Trailor below but a poor representation of the riches of watching this film. Incredibly this is but the second film by the film maker, Khyentse Norbu, and the first full length film out of Bhutan. It is absurdly accomplished considering.
The story is straight forward. A discontented man wishes to leave not only his village but his country, to a land of dreams. On the road, he ends up in the company of others making their way to the city, among a monk who warns him about dreamlands, saying that if you make it there, waking up can be quite unpleasant.
On the road, the monk begins to tell a story. This story is visually told in a richly saturated yet muted tone, and intercuts with the journey, as the monk continues the story whenever they stop for a rest. The story is so enthralling that it leaves you frustrated with the journey, only opening for another installment. This beautiful tension on two levels and the character development over time makes this film well worth seeing.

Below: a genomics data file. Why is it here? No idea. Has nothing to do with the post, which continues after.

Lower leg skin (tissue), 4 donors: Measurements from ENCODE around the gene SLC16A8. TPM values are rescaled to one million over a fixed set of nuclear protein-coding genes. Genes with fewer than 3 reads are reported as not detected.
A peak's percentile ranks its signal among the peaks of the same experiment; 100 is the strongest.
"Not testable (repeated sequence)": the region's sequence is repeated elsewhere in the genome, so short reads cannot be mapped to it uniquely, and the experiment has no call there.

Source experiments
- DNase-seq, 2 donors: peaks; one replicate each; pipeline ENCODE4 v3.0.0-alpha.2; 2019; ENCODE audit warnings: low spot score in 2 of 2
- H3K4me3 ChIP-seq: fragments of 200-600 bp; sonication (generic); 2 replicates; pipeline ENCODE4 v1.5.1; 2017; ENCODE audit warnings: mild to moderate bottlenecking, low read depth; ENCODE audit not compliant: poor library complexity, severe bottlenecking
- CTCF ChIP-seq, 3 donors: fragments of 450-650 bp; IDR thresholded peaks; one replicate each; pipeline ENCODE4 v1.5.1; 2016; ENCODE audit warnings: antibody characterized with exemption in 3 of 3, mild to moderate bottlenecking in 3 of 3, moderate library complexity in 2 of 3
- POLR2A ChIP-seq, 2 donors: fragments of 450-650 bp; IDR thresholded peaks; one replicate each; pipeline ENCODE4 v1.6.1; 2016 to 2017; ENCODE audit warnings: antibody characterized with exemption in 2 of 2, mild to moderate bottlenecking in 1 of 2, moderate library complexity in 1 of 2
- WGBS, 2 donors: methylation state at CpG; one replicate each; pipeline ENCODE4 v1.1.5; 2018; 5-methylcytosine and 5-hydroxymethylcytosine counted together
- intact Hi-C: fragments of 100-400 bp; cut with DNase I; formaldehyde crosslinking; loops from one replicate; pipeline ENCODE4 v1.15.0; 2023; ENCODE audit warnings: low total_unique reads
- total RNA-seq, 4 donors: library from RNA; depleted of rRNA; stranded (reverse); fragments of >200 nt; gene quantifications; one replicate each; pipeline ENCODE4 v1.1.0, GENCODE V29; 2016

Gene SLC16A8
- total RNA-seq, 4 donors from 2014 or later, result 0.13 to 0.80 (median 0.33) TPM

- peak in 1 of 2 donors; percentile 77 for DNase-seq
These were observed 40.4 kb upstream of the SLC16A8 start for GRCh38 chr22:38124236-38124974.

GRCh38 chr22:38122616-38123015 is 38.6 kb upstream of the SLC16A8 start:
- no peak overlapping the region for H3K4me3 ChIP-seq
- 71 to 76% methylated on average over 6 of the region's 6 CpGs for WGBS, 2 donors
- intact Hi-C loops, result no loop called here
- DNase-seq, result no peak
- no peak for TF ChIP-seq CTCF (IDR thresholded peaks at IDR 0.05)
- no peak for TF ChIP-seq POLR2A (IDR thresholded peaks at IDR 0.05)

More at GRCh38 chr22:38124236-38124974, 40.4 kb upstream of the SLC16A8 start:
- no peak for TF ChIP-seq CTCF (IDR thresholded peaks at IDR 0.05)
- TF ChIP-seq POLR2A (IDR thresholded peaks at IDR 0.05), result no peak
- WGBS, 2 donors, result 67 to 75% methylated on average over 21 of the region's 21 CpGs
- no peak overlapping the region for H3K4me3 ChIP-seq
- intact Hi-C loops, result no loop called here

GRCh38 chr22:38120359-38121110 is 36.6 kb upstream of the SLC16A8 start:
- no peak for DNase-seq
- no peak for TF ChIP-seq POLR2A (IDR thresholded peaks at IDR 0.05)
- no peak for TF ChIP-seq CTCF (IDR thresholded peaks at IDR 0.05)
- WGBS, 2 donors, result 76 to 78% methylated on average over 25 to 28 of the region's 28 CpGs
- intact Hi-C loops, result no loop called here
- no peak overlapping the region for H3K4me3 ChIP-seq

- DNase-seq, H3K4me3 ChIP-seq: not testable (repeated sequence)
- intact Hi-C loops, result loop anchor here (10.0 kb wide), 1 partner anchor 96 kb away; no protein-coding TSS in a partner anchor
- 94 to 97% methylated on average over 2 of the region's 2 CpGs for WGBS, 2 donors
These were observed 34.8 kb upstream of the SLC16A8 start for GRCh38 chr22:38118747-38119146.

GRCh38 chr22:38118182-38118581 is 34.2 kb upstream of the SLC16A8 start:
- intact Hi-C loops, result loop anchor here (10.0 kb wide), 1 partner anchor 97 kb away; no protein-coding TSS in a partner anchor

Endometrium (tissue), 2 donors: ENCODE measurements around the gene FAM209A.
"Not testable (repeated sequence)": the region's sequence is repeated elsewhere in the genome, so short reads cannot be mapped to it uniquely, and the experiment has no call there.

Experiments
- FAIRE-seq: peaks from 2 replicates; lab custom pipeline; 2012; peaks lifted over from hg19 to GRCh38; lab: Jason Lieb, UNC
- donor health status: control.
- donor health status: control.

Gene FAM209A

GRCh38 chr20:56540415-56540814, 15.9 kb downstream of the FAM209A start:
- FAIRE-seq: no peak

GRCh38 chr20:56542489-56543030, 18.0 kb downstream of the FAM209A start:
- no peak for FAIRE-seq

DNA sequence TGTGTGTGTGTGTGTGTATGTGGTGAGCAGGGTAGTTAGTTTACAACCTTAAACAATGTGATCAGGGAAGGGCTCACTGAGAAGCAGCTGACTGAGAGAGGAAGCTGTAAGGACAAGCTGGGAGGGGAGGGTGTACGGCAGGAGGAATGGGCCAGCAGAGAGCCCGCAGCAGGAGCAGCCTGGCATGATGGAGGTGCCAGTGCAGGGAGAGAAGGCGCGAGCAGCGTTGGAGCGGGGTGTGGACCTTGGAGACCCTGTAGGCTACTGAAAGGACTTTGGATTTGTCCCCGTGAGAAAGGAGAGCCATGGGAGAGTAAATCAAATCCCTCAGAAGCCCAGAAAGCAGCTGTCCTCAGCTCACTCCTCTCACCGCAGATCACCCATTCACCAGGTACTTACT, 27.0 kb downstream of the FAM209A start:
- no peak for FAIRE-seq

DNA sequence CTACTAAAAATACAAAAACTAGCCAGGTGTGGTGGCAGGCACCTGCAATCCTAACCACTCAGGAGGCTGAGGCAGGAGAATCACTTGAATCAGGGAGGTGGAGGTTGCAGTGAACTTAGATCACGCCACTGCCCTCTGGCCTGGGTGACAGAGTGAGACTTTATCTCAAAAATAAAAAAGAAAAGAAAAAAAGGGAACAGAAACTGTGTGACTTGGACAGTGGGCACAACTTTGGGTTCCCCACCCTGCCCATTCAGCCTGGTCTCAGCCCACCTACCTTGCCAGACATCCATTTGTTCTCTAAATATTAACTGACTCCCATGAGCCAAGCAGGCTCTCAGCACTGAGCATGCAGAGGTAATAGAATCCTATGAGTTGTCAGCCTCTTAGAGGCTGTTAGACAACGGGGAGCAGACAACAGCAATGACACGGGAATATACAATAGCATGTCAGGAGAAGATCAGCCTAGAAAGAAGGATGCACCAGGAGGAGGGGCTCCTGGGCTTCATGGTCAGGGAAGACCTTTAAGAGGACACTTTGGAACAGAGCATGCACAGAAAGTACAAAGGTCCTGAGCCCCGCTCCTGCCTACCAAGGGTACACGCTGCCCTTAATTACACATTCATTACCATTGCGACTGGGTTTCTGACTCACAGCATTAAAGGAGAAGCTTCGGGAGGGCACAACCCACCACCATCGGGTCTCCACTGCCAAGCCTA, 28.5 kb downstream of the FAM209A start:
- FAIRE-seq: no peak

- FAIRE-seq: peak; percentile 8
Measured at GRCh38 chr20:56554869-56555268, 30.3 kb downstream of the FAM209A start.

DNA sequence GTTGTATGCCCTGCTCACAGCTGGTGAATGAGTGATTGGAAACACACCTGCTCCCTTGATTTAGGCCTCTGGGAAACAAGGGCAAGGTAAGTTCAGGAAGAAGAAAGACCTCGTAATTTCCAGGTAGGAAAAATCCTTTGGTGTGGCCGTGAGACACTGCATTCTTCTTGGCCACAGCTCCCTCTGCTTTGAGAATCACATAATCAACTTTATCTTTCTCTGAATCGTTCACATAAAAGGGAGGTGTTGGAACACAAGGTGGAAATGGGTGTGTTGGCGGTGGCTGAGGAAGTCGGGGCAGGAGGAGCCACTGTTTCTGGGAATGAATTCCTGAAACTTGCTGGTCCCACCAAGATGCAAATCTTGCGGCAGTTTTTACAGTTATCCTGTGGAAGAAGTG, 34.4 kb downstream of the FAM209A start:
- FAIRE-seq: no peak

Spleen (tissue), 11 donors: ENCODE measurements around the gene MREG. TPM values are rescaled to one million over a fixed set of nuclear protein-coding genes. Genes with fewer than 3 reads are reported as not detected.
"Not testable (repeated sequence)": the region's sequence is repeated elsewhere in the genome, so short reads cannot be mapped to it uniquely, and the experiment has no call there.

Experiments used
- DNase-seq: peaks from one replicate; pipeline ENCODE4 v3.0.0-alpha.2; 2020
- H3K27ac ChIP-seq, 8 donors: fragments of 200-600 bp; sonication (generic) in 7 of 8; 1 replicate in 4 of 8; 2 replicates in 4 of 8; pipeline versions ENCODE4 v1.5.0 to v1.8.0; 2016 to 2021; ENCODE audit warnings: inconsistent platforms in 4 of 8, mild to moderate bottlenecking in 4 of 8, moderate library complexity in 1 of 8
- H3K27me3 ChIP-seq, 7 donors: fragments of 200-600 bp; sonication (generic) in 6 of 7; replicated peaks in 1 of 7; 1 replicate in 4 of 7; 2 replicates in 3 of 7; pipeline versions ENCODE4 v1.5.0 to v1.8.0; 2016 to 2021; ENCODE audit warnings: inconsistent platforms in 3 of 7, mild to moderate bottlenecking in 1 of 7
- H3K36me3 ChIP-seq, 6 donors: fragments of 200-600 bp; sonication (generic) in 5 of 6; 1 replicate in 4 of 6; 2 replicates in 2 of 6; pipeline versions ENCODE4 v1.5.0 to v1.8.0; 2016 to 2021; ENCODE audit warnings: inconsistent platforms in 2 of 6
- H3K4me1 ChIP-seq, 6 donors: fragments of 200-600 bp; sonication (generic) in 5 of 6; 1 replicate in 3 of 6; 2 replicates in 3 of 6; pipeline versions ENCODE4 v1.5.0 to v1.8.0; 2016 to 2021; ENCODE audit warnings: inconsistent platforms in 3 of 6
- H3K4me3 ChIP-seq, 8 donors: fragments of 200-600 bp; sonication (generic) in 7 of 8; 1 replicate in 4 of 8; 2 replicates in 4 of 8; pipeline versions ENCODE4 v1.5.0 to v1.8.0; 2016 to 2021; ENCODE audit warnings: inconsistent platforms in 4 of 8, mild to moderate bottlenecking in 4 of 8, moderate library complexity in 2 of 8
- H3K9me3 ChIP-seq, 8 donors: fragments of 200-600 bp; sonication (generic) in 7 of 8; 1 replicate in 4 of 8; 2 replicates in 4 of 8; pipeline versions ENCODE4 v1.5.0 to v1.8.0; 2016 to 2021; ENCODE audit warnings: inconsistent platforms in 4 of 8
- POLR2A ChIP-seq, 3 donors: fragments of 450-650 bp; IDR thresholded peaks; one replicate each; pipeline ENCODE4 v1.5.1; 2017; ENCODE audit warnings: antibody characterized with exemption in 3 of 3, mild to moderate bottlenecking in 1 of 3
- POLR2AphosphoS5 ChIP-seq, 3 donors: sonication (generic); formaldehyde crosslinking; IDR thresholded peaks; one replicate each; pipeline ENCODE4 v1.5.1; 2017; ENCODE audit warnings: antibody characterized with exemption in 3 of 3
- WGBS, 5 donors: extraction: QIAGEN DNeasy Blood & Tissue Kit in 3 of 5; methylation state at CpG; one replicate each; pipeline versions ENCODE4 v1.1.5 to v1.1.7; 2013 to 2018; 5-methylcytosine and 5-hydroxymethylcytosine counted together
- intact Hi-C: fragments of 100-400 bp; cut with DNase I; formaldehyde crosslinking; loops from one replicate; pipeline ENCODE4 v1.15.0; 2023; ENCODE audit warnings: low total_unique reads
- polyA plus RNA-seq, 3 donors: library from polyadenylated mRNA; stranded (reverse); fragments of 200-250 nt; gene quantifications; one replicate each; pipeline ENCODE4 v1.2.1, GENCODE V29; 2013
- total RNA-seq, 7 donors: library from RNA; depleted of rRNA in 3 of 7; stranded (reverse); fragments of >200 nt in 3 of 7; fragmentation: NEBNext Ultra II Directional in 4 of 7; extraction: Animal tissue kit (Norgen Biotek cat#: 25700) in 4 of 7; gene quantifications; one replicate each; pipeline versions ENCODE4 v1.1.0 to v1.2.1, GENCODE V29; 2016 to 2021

The narrative is not tricky or particularly surprising at any point but what you realize while watching this film is that being convoluted does not equate with depth. This first film out of a country with no history of cinema makes most of what comes out of Hollywood look childish by comparison.